Ukrainian officials are trying to attract European investors to their country by stressing its low cost base and well-qualified workers. But as Artem Gergun notes, millions of Ukrainian citizens have grasped that these advantages are portable – and, rather than waiting for Europe to come them, are heading there for themselves.
Essays | Eurozine
Viktor Orbán has won a third successive landslide victory in Hungary. A refashioned electoral system helped him return to power, but a fragmented and incompetent opposition has paved his way for over eight years now, argues Réka Kinga Papp.
Social cuts and a nationalist reorientation of cultural policy have been the major trademarks of Austria’s new right-leaning government in its first 100 days. Despite the demonstrative show of unity, cracks in the coalition are already showing, reports Raphaela Tiefenbacher.
Native Americans have long been beloved in Hungary, where ‘Indians’ stand for what is real, endangered and exceptional. Viktor Orbán has used the trope to channel demographic anxiety and bolster his anti-migrant rhetoric, but it could also spell trouble for his politics of fear.
Over a month since the murder of journalist Ján Kuciak and his partner Martina Kušnírová in Slovakia, the investigation remains inconclusive. But the outpouring of grief and anger that the killings provoked has led to mass street protests, and contributed to the resignation of the prime minister and interior minister. Samuel Abrahám looks back on a month of tumult.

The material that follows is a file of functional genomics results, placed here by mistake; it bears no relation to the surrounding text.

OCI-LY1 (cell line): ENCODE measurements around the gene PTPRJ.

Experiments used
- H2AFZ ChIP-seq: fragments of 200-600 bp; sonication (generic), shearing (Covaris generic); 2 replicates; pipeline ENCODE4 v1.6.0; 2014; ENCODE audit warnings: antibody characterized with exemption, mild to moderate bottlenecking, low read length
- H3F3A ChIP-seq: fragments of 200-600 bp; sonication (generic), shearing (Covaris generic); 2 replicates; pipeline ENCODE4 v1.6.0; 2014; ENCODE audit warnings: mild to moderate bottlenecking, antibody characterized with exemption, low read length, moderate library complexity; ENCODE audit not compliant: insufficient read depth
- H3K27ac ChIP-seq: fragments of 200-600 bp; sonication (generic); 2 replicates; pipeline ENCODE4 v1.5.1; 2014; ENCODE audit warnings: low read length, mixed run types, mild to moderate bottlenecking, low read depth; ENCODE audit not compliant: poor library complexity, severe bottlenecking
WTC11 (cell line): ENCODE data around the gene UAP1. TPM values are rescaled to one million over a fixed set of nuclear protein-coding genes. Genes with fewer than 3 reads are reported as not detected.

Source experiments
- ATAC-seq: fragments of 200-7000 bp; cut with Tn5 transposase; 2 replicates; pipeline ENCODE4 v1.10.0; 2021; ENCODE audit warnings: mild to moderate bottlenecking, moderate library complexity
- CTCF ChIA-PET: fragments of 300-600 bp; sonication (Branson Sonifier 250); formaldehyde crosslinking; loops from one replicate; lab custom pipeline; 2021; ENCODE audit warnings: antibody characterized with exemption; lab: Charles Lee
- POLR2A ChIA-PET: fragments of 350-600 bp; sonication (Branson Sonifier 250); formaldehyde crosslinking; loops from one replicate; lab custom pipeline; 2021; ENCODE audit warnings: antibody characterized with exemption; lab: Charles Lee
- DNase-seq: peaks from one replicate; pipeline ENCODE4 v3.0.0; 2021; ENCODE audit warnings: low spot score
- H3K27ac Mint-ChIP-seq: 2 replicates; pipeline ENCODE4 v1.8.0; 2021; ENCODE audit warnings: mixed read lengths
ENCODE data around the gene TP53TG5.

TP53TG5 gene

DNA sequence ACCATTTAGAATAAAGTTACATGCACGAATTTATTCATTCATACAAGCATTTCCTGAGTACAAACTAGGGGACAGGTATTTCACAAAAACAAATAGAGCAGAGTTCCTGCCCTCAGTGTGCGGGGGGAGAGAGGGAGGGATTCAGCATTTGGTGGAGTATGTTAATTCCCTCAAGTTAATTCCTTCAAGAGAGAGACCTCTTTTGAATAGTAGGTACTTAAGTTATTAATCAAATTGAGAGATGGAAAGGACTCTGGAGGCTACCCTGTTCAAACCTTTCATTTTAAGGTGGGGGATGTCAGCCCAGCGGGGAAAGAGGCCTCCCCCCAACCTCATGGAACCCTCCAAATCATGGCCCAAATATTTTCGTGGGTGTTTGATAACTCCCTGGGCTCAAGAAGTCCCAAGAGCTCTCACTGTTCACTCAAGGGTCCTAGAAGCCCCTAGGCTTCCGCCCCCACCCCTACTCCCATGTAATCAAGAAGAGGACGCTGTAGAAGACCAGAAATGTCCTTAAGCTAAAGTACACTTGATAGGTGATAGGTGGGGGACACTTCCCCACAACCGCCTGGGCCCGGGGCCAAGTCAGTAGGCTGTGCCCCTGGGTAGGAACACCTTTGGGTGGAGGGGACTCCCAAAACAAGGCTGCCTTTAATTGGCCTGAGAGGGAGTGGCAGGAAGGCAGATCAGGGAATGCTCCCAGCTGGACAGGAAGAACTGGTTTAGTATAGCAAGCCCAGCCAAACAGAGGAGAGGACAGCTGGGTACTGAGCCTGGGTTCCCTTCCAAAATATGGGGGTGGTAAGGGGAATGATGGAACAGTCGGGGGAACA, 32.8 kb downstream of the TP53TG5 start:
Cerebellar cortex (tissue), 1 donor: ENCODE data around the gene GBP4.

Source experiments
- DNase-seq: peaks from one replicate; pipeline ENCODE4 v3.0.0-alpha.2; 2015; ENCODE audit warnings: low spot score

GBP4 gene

Distraction and its discontents
Disillusion with social media only stimulates the search for ever more refined techniques of manipulation. Detoxing won’t help, writes Geert Lovink: it is collective action, not will power, that can free us from the permanent state of distraction.
Populism in power in Hungary
Viktor Orbán’s ruling Fidesz party looks well placed to sweep a third successive general election on 8 April. Why is its brand of right-wing populism – famously dubbed ‘illiberal democracy’ by Orbán himself – so successful in Hungary? Ferenc Laczó investigates.
The senseless rage of resentment
Intellectuals once mocked clumsy attempts to censor art on ‘moral’ grounds in late-Franco Spain and elsewhere. They’re not laughing now. The shift to identity in politics could give the morality police a new lease of life, argues philosopher José Luis Pardo.
Retrospectives of 1968 tend to dismiss its socialism and instead to see identity politics as its primary legacy. Rightly so? Claus Leggewie asks how far the New Left achieved its political goals and whether identity politics were necessarily incompatible with its anti-capitalist and social-revolutionary agenda.